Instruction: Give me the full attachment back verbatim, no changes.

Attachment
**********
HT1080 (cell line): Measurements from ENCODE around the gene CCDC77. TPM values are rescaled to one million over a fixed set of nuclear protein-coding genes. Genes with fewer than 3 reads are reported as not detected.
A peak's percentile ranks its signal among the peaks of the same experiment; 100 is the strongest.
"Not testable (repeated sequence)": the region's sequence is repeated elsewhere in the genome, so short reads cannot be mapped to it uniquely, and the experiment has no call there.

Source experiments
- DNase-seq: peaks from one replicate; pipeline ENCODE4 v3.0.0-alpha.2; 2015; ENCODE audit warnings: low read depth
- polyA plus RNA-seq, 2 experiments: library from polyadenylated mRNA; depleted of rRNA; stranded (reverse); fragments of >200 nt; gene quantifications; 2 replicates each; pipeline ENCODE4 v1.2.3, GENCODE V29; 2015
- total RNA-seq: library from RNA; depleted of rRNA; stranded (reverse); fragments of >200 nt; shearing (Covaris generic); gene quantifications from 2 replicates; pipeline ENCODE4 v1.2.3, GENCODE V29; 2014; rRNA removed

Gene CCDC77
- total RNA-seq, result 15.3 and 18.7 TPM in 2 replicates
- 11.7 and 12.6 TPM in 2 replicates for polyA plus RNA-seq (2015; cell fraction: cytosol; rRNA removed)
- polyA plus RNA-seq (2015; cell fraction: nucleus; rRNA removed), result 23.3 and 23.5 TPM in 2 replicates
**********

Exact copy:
HT1080 (cell line): Measurements from ENCODE around the gene CCDC77. TPM values are rescaled to one million over a fixed set of nuclear protein-coding genes. Genes with fewer than 3 reads are reported as not detected.
A peak's percentile ranks its signal among the peaks of the same experiment; 100 is the strongest.
"Not testable (repeated sequence)": the region's sequence is repeated elsewhere in the genome, so short reads cannot be mapped to it uniquely, and the experiment has no call there.

Source experiments
- DNase-seq: peaks from one replicate; pipeline ENCODE4 v3.0.0-alpha.2; 2015; ENCODE audit warnings: low read depth
- polyA plus RNA-seq, 2 experiments: library from polyadenylated mRNA; depleted of rRNA; stranded (reverse); fragments of >200 nt; gene quantifications; 2 replicates each; pipeline ENCODE4 v1.2.3, GENCODE V29; 2015
- total RNA-seq: library from RNA; depleted of rRNA; stranded (reverse); fragments of >200 nt; shearing (Covaris generic); gene quantifications from 2 replicates; pipeline ENCODE4 v1.2.3, GENCODE V29; 2014; rRNA removed

Gene CCDC77
- total RNA-seq, result 15.3 and 18.7 TPM in 2 replicates
- 11.7 and 12.6 TPM in 2 replicates for polyA plus RNA-seq (2015; cell fraction: cytosol; rRNA removed)
- polyA plus RNA-seq (2015; cell fraction: nucleus; rRNA removed), result 23.3 and 23.5 TPM in 2 replicates